Emily Dickinson vehemently avoided fame during her life, but her poetry has taken on a life and legacy of its own long after her death.
Career and Influence
Emily Dickinson was born in Amherst, Massachusetts in 1830. She was extremely reclusive in life and even known to be a bit of an eccentric hermit to those around town. A few of her biggest literary inspirations were Shakespeare, William Wordsworth, and Ralph Waldo Emerson — the transcendentalist latter of which likely influenced her love of natural imagery.
Her writing ‘career’ was really not much of a career. She wrote abundantly in the comfort of her own home (usually locked away in her bedroom) and only published about ten poems during her life. It was only after her death in 1886 that roughly 1,800 poems and letters were posthumously published in collections.
In addition to poetry, Dickinson kept consistent letter correspondences. Her most notable long-time correspondence was with her sister-in-law, Susan Gilbert, with whom she traded love letters for over thirty six years.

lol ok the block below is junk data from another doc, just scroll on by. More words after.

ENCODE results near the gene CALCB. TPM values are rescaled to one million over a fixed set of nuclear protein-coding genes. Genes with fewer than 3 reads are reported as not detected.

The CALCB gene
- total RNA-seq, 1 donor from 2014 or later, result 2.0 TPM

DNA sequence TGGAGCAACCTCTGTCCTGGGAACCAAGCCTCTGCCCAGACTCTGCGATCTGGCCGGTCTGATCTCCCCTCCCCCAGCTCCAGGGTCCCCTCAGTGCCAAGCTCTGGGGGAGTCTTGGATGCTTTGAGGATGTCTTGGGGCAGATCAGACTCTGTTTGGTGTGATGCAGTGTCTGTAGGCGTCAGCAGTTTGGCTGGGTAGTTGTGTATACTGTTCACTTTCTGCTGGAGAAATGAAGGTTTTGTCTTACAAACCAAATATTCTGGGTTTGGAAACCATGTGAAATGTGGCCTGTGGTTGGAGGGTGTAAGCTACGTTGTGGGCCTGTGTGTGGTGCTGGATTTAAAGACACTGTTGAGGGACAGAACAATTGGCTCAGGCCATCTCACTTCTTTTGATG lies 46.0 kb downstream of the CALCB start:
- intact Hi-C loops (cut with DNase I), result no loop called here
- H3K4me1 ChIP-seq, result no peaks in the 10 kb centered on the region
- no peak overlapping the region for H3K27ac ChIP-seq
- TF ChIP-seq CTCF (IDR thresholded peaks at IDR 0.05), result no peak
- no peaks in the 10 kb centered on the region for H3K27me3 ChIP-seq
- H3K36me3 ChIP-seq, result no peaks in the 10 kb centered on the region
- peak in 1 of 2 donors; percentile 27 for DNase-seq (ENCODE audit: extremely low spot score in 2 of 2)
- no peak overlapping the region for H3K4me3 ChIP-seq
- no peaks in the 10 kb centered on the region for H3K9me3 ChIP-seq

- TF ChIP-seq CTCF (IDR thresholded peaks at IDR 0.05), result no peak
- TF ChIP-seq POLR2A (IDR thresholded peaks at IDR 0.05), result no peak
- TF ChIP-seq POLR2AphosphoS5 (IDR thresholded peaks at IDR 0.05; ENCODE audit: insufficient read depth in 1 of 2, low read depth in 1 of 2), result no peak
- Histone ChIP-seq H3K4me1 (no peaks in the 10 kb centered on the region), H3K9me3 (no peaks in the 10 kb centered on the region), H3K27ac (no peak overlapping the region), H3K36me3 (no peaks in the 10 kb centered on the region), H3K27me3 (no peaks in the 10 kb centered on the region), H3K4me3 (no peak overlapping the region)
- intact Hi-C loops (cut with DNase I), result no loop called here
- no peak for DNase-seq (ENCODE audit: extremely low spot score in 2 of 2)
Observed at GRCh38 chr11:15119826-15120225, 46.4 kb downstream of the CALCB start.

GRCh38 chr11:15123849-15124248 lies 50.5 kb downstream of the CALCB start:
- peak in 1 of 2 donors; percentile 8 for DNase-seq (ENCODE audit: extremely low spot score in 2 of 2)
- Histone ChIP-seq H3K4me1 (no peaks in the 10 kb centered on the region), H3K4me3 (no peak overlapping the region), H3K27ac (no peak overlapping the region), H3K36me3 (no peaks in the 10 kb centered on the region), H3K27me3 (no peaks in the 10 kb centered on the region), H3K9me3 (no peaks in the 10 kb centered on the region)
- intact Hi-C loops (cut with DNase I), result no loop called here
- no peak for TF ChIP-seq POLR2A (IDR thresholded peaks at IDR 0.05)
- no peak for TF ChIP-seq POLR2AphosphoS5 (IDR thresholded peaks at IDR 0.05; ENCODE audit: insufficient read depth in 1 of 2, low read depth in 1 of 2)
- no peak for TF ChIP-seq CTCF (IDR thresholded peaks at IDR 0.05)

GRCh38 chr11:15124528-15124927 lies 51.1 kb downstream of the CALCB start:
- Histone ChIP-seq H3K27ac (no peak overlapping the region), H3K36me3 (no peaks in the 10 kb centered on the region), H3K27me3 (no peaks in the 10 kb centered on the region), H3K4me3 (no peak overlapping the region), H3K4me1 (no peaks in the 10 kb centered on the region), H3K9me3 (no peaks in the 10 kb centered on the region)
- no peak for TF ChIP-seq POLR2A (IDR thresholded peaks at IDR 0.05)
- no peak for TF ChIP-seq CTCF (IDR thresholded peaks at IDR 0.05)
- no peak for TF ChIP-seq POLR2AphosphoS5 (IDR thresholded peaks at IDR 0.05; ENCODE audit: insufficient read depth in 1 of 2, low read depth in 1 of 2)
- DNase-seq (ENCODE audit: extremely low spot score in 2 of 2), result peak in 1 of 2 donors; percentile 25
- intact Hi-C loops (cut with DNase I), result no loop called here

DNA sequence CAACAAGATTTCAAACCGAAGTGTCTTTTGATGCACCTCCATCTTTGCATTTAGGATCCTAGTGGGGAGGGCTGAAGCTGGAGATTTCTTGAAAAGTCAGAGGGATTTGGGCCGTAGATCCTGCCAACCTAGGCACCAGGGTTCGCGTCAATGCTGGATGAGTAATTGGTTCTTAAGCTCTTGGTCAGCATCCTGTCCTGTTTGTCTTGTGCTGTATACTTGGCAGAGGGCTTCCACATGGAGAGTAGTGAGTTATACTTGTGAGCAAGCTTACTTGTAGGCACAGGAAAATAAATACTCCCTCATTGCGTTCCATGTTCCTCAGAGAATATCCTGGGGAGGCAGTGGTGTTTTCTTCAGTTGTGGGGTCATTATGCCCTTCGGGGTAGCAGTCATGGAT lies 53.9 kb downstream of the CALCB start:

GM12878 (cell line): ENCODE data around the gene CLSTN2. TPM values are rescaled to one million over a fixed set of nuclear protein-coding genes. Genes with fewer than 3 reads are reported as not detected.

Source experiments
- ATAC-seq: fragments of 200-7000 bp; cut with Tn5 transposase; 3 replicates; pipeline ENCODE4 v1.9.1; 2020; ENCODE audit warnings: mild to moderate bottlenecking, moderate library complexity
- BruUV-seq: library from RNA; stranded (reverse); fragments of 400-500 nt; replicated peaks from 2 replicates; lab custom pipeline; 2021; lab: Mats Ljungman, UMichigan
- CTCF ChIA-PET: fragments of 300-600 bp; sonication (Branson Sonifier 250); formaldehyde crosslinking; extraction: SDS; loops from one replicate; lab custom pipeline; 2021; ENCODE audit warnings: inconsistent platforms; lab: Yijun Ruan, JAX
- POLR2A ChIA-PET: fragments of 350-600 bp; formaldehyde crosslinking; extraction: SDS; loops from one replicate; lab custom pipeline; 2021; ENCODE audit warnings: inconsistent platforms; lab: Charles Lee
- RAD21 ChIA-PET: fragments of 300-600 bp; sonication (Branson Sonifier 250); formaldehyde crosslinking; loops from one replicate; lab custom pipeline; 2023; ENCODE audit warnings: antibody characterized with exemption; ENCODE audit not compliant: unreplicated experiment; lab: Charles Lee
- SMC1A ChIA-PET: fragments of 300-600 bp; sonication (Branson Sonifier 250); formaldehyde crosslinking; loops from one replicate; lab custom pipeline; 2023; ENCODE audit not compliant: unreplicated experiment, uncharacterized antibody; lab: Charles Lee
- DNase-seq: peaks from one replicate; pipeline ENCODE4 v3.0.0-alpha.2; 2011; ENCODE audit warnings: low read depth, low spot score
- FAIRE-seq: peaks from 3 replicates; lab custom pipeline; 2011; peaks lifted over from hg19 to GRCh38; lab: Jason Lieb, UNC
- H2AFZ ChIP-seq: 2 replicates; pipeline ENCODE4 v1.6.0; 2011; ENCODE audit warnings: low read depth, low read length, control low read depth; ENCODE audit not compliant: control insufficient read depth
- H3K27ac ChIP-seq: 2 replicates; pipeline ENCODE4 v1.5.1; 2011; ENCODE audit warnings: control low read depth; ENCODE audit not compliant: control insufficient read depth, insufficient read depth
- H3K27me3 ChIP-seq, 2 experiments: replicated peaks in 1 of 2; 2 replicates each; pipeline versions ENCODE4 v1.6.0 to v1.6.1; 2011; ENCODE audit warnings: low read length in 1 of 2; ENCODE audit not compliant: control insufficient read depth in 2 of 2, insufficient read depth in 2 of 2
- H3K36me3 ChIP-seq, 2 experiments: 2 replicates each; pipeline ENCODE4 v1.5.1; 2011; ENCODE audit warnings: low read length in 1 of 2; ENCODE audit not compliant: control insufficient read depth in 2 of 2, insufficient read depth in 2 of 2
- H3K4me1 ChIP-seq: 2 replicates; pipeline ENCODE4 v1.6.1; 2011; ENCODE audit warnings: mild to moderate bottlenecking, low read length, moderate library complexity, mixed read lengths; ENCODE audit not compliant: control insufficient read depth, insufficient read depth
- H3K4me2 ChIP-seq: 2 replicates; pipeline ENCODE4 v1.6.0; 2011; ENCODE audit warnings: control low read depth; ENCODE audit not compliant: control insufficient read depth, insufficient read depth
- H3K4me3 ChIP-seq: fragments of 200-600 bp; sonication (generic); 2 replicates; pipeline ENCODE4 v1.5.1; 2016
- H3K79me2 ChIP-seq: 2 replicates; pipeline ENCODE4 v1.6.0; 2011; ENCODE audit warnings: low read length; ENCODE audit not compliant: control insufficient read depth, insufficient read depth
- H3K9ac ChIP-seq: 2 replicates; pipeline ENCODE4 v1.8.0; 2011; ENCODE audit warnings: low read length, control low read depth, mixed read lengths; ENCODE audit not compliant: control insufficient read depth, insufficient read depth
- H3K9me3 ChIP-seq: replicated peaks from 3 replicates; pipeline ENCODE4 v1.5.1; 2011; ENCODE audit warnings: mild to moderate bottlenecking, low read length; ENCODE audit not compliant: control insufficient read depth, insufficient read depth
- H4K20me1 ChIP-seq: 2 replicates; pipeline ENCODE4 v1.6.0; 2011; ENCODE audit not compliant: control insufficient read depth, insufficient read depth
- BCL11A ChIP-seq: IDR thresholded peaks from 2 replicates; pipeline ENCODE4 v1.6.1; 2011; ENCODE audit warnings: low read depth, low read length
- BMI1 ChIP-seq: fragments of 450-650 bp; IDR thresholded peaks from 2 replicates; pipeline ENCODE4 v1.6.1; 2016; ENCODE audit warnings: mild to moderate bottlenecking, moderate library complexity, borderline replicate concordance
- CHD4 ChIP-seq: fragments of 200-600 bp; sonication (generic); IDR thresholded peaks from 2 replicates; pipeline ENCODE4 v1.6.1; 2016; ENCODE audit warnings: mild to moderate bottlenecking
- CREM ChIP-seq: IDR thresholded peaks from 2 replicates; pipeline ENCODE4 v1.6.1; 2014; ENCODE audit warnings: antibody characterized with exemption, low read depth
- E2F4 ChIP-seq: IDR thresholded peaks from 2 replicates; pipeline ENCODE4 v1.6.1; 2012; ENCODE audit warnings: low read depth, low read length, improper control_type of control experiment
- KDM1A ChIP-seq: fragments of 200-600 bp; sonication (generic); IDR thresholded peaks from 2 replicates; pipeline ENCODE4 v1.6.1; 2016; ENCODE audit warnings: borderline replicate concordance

What makes her poetry unique?
Dickinson’s poetry is visually striking and recognizable for her seemingly randomly capitalized words and heavy-handed use of punctuation, especially dashes. Take a look at the third and final stanza of her poem “‘Hope” is the thing with feathers” here:
I’ve heard it in the chillest land —
And on the strangest Sea —
Yet — never — in Extremity,
It asked a crumb —of me.
She’s also famed for her use of slant rhymes, rhymes that are not quite perfect. An example of this in the same poem is her rhyming the word “soul” with the word “all” in the first stanza.
In addition to these stylistic signifiers, Emily Dickinson’s writings typically dealt with themes like death and nature.
Dickinson’s poetry has more than stood the test of time for her inventive style and language and her honesty about existential themes.
Emily Dickinson has consistently inspired writers since her death, including Anne Sexton, Sylvia Plath, and even Colleen Hoover. She’s one of the most widely read poets of all time.
To read about another one of the most influential poets of all time, click here.
FEATURED IMAGE VIA AMHERST COLLEGE ARCHIVES & SPECIAL COLLECTIONS